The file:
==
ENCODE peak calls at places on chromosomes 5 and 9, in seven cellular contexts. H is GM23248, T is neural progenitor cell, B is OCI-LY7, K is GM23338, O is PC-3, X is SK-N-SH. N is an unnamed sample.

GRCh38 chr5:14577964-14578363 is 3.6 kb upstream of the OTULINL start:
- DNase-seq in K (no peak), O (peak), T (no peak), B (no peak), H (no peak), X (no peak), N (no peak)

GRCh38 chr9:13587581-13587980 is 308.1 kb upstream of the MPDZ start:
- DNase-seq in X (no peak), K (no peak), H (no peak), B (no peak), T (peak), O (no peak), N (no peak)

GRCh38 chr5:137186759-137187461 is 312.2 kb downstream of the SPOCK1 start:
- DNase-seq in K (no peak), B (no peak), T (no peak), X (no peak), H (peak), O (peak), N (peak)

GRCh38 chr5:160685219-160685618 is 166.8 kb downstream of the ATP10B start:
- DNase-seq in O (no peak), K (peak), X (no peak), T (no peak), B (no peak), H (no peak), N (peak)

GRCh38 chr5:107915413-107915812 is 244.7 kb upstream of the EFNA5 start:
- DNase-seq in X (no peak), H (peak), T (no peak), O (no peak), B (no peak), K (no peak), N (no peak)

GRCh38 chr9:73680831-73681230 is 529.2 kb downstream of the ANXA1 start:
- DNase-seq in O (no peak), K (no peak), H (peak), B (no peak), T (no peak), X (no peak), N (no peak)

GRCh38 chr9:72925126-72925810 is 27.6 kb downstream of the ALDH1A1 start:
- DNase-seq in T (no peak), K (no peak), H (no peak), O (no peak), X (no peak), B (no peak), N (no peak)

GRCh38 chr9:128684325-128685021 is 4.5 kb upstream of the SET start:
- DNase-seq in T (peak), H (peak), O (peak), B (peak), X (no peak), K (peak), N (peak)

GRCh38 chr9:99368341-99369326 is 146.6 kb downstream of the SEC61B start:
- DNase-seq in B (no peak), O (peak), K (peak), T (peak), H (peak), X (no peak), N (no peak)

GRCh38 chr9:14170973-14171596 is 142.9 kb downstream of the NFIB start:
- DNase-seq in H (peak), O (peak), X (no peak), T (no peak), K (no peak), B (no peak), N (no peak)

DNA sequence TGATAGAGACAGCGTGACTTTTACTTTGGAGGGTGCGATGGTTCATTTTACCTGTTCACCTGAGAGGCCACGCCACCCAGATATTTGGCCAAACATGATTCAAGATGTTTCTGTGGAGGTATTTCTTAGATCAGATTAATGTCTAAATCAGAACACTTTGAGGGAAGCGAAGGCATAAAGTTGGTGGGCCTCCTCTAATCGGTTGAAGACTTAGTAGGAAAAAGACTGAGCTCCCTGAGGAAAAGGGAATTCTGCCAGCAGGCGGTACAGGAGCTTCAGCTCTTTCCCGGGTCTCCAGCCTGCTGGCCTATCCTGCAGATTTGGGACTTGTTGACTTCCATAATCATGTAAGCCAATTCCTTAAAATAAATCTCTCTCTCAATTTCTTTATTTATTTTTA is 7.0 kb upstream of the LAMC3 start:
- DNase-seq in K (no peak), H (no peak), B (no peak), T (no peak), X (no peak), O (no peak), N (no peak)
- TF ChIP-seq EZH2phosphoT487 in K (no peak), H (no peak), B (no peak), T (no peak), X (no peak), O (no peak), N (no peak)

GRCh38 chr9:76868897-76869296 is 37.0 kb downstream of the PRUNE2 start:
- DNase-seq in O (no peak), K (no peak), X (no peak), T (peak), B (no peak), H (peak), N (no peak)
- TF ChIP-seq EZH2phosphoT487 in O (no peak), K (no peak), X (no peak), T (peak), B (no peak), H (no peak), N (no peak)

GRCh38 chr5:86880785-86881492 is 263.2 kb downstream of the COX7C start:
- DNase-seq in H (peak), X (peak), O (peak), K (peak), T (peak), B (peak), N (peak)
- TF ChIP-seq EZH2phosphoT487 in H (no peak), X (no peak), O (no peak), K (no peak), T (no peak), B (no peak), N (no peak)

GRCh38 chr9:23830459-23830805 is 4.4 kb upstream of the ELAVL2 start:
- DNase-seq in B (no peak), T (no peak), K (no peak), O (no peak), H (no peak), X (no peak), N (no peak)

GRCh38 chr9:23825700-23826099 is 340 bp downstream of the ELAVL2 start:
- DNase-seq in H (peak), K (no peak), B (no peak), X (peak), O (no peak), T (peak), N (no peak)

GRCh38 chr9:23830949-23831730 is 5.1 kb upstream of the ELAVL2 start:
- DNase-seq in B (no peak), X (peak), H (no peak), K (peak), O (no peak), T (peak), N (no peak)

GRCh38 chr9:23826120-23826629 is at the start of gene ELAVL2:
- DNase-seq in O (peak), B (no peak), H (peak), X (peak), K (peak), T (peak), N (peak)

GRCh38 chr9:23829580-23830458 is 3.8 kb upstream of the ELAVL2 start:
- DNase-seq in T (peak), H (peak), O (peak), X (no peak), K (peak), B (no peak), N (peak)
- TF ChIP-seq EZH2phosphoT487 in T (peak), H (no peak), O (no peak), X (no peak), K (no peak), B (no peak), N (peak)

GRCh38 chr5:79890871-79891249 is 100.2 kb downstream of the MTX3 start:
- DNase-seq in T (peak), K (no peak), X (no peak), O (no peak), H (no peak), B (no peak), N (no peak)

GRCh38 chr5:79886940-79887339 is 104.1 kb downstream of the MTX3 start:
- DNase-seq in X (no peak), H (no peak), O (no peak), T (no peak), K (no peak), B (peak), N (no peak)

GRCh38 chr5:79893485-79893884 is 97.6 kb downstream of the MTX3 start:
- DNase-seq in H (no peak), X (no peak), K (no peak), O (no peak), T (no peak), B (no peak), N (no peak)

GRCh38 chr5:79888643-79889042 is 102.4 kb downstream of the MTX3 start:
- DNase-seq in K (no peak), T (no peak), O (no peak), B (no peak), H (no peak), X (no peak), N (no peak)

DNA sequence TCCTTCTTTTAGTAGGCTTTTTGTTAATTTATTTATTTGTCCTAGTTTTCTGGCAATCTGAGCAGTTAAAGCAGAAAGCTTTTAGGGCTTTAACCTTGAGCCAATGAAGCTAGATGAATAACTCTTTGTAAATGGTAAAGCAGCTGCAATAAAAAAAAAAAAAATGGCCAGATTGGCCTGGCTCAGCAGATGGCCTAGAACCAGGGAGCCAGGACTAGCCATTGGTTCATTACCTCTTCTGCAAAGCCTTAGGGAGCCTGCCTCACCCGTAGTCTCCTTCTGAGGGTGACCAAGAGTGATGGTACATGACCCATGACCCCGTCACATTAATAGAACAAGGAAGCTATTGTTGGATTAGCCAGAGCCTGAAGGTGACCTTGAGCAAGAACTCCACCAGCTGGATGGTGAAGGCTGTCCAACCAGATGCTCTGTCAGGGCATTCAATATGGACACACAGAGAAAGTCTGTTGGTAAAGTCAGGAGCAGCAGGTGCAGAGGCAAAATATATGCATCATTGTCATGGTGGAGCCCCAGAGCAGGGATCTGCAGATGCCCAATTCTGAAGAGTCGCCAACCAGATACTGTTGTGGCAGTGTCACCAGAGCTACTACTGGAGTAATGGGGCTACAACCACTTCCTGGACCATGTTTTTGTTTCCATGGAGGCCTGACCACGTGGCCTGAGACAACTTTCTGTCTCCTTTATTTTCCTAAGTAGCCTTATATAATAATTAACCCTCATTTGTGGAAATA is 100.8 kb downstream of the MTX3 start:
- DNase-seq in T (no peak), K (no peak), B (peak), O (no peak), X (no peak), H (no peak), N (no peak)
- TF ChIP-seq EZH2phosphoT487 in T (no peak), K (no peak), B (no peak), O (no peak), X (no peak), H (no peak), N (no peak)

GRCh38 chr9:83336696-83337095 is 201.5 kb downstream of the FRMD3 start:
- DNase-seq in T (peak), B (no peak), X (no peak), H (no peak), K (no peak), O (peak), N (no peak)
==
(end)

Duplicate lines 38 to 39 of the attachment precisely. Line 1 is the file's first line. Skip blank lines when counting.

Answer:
- DNase-seq in O (peak), B (no peak), H (peak), X (peak), K (peak), T (peak), N (peak)

GRCh38 chr9:23829580-23830458 is 3.8 kb upstream of the ELAVL2 start: